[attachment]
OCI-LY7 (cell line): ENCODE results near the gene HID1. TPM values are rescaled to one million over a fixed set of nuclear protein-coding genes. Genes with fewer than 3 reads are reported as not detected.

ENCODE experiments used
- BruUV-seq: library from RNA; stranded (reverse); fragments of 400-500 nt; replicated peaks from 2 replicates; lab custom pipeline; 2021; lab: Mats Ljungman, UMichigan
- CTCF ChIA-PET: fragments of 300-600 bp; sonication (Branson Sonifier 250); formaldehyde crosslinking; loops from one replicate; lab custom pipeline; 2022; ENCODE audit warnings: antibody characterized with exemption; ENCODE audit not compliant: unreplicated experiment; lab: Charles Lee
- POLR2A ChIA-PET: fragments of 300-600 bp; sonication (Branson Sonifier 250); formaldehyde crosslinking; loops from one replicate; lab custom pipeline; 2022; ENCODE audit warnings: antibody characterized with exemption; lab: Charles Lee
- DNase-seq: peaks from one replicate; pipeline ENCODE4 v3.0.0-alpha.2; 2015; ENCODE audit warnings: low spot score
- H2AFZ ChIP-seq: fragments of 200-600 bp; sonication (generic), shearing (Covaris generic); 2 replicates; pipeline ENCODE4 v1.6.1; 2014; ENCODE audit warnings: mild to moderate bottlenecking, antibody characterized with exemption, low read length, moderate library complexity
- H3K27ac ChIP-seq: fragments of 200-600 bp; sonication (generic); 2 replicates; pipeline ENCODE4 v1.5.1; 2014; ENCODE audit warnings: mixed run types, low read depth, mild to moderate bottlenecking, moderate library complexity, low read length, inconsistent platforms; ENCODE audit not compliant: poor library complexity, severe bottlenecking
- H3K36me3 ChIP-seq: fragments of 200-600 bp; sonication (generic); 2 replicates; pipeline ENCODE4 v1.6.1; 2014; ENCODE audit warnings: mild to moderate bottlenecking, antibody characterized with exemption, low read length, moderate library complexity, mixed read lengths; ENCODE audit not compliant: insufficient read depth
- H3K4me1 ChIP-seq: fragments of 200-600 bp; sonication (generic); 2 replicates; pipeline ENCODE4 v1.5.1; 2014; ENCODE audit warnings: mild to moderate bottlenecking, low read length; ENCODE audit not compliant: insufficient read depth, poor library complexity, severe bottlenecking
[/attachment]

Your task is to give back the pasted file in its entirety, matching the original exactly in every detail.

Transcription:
OCI-LY7 (cell line): ENCODE results near the gene HID1. TPM values are rescaled to one million over a fixed set of nuclear protein-coding genes. Genes with fewer than 3 reads are reported as not detected.

ENCODE experiments used
- BruUV-seq: library from RNA; stranded (reverse); fragments of 400-500 nt; replicated peaks from 2 replicates; lab custom pipeline; 2021; lab: Mats Ljungman, UMichigan
- CTCF ChIA-PET: fragments of 300-600 bp; sonication (Branson Sonifier 250); formaldehyde crosslinking; loops from one replicate; lab custom pipeline; 2022; ENCODE audit warnings: antibody characterized with exemption; ENCODE audit not compliant: unreplicated experiment; lab: Charles Lee
- POLR2A ChIA-PET: fragments of 300-600 bp; sonication (Branson Sonifier 250); formaldehyde crosslinking; loops from one replicate; lab custom pipeline; 2022; ENCODE audit warnings: antibody characterized with exemption; lab: Charles Lee
- DNase-seq: peaks from one replicate; pipeline ENCODE4 v3.0.0-alpha.2; 2015; ENCODE audit warnings: low spot score
- H2AFZ ChIP-seq: fragments of 200-600 bp; sonication (generic), shearing (Covaris generic); 2 replicates; pipeline ENCODE4 v1.6.1; 2014; ENCODE audit warnings: mild to moderate bottlenecking, antibody characterized with exemption, low read length, moderate library complexity
- H3K27ac ChIP-seq: fragments of 200-600 bp; sonication (generic); 2 replicates; pipeline ENCODE4 v1.5.1; 2014; ENCODE audit warnings: mixed run types, low read depth, mild to moderate bottlenecking, moderate library complexity, low read length, inconsistent platforms; ENCODE audit not compliant: poor library complexity, severe bottlenecking
- H3K36me3 ChIP-seq: fragments of 200-600 bp; sonication (generic); 2 replicates; pipeline ENCODE4 v1.6.1; 2014; ENCODE audit warnings: mild to moderate bottlenecking, antibody characterized with exemption, low read length, moderate library complexity, mixed read lengths; ENCODE audit not compliant: insufficient read depth
- H3K4me1 ChIP-seq: fragments of 200-600 bp; sonication (generic); 2 replicates; pipeline ENCODE4 v1.5.1; 2014; ENCODE audit warnings: mild to moderate bottlenecking, low read length; ENCODE audit not compliant: insufficient read depth, poor library complexity, severe bottlenecking